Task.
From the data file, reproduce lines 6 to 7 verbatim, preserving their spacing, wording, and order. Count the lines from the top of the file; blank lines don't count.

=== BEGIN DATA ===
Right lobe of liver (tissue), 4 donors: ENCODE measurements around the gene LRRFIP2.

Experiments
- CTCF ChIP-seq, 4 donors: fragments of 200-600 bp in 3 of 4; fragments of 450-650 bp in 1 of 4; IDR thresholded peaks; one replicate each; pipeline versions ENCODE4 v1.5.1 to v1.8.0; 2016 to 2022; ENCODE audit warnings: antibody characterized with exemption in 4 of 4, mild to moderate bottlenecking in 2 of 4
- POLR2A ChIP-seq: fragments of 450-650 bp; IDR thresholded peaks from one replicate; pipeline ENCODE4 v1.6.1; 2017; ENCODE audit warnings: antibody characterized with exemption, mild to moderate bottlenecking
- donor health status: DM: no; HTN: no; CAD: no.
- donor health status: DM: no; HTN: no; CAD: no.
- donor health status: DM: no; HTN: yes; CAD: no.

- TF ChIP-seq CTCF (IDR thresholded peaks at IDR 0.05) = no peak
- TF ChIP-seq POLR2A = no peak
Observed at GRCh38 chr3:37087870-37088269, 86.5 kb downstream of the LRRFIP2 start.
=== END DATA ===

- donor health status: DM: no; HTN: no; CAD: no.
- donor health status: DM: no; HTN: yes; CAD: no.